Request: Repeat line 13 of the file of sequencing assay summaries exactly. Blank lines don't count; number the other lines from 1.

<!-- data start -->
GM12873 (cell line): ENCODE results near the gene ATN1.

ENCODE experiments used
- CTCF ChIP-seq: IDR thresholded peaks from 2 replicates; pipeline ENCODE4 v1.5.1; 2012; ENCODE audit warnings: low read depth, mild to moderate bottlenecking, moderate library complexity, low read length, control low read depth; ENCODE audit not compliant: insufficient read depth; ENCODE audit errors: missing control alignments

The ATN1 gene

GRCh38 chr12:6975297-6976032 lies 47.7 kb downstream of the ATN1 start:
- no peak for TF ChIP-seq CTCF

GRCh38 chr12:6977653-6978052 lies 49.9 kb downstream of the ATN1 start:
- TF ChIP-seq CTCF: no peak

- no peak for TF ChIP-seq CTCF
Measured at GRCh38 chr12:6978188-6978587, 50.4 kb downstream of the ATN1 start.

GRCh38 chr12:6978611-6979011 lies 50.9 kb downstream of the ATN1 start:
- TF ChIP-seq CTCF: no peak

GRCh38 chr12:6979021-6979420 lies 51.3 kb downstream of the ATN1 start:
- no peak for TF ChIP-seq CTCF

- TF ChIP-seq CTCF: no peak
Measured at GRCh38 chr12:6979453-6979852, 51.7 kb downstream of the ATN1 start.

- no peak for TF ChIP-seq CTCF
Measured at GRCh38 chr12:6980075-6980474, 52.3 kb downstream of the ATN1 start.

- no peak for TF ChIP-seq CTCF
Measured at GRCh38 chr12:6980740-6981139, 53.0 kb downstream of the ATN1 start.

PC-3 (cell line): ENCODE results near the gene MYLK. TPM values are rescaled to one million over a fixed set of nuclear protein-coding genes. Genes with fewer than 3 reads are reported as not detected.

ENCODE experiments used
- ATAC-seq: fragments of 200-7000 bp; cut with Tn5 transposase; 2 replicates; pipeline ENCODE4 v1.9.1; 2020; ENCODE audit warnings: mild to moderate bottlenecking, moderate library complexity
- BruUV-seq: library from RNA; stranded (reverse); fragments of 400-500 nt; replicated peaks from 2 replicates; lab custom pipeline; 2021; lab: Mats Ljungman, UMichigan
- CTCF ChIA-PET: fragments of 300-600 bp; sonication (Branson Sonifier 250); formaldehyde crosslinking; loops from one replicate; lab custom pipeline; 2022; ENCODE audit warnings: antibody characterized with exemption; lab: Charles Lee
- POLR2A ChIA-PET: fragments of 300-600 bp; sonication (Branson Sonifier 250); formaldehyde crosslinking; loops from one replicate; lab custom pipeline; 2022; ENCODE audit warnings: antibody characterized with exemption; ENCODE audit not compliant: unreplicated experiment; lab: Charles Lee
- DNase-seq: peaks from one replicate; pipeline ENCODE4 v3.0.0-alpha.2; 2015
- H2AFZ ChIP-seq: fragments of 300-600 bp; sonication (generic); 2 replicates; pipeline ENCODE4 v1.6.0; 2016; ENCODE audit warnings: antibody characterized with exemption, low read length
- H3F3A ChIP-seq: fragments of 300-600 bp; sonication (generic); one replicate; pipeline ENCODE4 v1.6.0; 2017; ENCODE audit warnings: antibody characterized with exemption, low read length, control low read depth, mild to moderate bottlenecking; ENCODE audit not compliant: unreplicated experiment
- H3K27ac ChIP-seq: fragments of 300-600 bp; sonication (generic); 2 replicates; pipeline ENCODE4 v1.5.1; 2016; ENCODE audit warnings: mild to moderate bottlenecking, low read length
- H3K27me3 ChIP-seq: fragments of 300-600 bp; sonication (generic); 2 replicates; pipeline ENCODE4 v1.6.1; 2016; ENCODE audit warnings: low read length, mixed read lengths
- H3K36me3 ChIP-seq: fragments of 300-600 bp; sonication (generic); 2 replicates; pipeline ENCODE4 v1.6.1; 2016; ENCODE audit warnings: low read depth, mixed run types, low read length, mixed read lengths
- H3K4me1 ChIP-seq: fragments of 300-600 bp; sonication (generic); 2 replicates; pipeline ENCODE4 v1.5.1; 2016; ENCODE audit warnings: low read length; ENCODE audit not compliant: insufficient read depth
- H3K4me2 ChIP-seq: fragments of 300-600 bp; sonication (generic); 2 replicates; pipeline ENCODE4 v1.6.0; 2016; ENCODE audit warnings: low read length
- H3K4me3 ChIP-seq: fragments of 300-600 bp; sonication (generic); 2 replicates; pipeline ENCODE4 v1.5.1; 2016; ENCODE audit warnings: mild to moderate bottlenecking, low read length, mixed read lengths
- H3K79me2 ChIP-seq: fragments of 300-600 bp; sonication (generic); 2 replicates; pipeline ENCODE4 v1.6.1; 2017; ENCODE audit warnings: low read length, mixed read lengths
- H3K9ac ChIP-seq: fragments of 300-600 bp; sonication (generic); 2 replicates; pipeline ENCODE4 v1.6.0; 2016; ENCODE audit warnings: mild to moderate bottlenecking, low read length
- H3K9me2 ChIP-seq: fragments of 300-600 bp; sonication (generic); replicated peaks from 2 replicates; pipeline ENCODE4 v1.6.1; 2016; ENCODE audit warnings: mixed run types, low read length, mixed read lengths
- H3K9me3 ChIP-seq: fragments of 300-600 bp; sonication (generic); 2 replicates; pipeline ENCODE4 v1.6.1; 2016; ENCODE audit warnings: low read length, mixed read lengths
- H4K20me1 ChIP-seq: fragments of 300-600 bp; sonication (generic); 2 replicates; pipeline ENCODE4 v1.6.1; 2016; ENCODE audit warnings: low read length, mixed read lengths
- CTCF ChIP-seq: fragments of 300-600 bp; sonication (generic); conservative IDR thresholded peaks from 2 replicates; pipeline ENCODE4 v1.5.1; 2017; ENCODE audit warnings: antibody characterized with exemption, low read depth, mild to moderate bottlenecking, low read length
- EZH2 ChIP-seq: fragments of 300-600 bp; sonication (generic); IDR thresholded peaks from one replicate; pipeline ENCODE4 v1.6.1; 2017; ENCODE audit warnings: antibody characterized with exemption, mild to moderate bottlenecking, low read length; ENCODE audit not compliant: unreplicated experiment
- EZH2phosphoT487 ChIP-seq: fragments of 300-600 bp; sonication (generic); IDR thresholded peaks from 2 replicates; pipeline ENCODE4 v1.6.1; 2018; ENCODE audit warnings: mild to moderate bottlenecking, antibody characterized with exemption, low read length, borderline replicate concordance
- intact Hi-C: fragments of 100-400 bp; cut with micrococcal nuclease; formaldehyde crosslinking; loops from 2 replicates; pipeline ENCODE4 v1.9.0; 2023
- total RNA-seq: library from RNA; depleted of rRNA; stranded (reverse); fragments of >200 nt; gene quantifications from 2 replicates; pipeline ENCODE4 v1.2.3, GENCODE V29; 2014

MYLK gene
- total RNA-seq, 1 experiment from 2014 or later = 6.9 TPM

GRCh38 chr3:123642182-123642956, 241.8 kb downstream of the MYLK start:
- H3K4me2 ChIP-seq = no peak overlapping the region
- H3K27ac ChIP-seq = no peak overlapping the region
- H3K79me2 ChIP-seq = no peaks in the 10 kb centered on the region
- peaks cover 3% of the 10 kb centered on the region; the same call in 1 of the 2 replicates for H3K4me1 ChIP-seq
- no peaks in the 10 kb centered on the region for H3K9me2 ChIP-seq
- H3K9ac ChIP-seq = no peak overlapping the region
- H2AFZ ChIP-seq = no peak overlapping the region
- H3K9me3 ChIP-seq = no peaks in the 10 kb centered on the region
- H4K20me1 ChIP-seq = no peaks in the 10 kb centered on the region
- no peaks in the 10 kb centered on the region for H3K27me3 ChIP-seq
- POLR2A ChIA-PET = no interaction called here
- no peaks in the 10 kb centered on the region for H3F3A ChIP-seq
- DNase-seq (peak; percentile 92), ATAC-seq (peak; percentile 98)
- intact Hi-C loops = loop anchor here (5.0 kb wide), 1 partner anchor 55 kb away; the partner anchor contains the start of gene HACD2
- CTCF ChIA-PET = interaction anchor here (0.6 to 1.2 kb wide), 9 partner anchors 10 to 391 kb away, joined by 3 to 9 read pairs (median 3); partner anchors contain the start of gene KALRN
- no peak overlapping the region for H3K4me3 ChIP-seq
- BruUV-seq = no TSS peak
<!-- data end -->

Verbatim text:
GRCh38 chr12:6979021-6979420 lies 51.3 kb downstream of the ATN1 start: